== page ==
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Shelby: Defense budget “a cut…at a time of unprecedented security risks”

A continued review of the budget will resume on May 10.

The Pentagon

U.S. Senator Richard Shelby, R-Alabama, said that the current funding request from the Department of Defense, though increased, equates to “a cut to our national defense at a time of unprecedented security risks” in a statement after the defense appropriations subcommittee’s review on the budget request Tuesday.

According to U.S. Sen. Jon Tester, D-Montana, Shelby was ill Tuesday morning and thus unable to attend the meeting in person. However, his office issued a statement on the budget request after the session had concluded.

The Department of Defense is required to submit an annual request for funds to congress, with this most recent request seeking $761 billion for defense spending for the fiscal year 2023–a 4.6 percent increase from the previous fiscal year’s appropriations.

Shelby, vice-chairmen of the Senate Committee on Appropriations and the subcommittee on defense, explained in his statement Tuesday that the otherwise standard request was “somewhat anemic” when heightened inflation rates are taken into account and voiced his concern over a potential reduction in Defense spending while war rages in Ukraine and threats remain in North Korea and Iran.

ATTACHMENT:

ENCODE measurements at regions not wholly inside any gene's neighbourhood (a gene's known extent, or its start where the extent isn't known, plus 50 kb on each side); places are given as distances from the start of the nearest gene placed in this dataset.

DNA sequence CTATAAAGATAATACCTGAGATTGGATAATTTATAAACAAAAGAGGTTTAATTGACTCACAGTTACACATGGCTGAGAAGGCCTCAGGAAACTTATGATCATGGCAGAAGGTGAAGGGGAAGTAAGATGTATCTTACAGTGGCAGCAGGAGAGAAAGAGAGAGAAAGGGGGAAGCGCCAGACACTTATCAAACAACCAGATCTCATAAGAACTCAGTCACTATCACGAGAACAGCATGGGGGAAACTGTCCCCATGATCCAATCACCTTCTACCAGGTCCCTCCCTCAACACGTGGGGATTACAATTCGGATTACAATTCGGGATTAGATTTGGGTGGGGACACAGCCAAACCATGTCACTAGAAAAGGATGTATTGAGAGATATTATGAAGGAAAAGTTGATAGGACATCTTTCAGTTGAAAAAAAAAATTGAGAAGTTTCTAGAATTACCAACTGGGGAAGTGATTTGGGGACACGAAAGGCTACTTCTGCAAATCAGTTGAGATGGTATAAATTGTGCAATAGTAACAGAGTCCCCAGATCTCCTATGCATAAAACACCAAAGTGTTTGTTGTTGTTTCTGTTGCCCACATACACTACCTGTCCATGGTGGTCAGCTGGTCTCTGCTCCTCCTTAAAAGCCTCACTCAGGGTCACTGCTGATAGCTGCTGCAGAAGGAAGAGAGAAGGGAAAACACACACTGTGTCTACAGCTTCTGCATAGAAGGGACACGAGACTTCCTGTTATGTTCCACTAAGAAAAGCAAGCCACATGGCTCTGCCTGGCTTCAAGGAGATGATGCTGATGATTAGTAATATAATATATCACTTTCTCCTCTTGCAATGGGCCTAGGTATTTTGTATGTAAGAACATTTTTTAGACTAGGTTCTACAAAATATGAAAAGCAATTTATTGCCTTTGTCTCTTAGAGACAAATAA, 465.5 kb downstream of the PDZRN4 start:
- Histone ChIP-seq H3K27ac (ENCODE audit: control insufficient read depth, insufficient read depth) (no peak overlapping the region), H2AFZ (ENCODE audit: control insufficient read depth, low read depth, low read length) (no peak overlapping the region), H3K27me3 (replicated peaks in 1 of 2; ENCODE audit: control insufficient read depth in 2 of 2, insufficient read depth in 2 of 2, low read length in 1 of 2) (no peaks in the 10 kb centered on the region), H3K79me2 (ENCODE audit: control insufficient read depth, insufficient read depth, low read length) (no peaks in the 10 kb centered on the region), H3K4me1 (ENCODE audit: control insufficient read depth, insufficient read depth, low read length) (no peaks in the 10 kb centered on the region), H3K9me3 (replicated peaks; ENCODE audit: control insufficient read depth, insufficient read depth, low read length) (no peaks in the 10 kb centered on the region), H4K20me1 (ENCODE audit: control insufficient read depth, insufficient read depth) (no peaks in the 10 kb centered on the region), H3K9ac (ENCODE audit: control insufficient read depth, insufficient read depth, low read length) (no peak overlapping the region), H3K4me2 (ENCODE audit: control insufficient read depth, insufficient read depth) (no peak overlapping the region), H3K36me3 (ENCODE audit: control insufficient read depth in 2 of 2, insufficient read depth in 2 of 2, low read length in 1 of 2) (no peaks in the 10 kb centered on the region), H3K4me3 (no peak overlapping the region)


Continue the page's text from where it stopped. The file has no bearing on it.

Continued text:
“Ukraine is entering its third month of repelling the Russian invasion,” Shelby said at the subcommittee meeting Tuesday. “Putin’s actions have created the largest humanitarian crisis in modern Europe while his forces attempt to consolidate their territorial gains in eastern Ukraine. At the same time, North Korea is testing missiles reportedly capable of carrying nuclear warheads. Iran continues its own pursuit of a nuclear weapon, while also arming radical militia groups across the Middle East.”

The senator mentioned China’s heightened defense spending, which increased 7.1 percent in 2022, aligning with the country’s escalated growth in military funding.

“Let’s not forget China as it continues to build military capability and capacity at an unprecedented pace,” Shelby said. “Chinese defense spending rose 7.1 percent in 2022. Their defense budgets have seen as high as 12 percent annual growth at points over the past decade.”

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In their 2023 request, the DOD seeks to execute a ‘divest to invest’ strategy, according to Shelby, that would reduce U.S. naval forces by 24 ships and air units by 150 aircraft, an approach that Shelby said concerned him.

“While I appreciate the need to retire certain platforms and modernize our forces for the 2030 fight, we still have a majority of this decade immediately before us, and I am deeply concerned that we are short-changing near-term readiness for future modernization,” Shelby said. “Given today’s increasingly complex security environment, we should not and cannot sacrifice one for the other.”

A continued review of the budget will resume on May 10.

Written By

John is a reporter at the Alabama Political Reporter. You can contact him at [email protected] or via Twitter.

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